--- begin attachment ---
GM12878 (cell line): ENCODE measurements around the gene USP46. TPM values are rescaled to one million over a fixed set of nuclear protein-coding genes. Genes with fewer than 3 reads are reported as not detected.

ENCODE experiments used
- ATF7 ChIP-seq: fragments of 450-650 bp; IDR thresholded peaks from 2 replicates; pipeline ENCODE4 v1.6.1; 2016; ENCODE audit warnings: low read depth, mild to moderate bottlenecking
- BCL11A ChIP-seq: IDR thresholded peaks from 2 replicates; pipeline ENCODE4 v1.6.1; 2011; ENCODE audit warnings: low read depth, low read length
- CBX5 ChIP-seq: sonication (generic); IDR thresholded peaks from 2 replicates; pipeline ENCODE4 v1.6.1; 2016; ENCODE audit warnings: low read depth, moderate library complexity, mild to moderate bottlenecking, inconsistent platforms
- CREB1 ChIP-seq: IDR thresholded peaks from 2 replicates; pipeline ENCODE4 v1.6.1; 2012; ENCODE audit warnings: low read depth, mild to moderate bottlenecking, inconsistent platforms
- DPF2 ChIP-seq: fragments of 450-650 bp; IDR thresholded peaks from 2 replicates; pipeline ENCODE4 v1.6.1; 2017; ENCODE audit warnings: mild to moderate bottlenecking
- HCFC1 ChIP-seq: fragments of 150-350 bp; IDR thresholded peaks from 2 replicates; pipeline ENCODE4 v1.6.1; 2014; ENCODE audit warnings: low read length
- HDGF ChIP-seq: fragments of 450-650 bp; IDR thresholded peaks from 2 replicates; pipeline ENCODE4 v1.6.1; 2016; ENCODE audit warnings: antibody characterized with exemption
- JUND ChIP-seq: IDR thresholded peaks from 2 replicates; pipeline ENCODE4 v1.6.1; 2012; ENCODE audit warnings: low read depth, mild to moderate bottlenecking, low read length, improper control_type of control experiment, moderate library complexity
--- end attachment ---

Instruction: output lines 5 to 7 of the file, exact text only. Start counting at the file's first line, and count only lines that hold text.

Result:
- CBX5 ChIP-seq: sonication (generic); IDR thresholded peaks from 2 replicates; pipeline ENCODE4 v1.6.1; 2016; ENCODE audit warnings: low read depth, moderate library complexity, mild to moderate bottlenecking, inconsistent platforms
- CREB1 ChIP-seq: IDR thresholded peaks from 2 replicates; pipeline ENCODE4 v1.6.1; 2012; ENCODE audit warnings: low read depth, mild to moderate bottlenecking, inconsistent platforms
- DPF2 ChIP-seq: fragments of 450-650 bp; IDR thresholded peaks from 2 replicates; pipeline ENCODE4 v1.6.1; 2017; ENCODE audit warnings: mild to moderate bottlenecking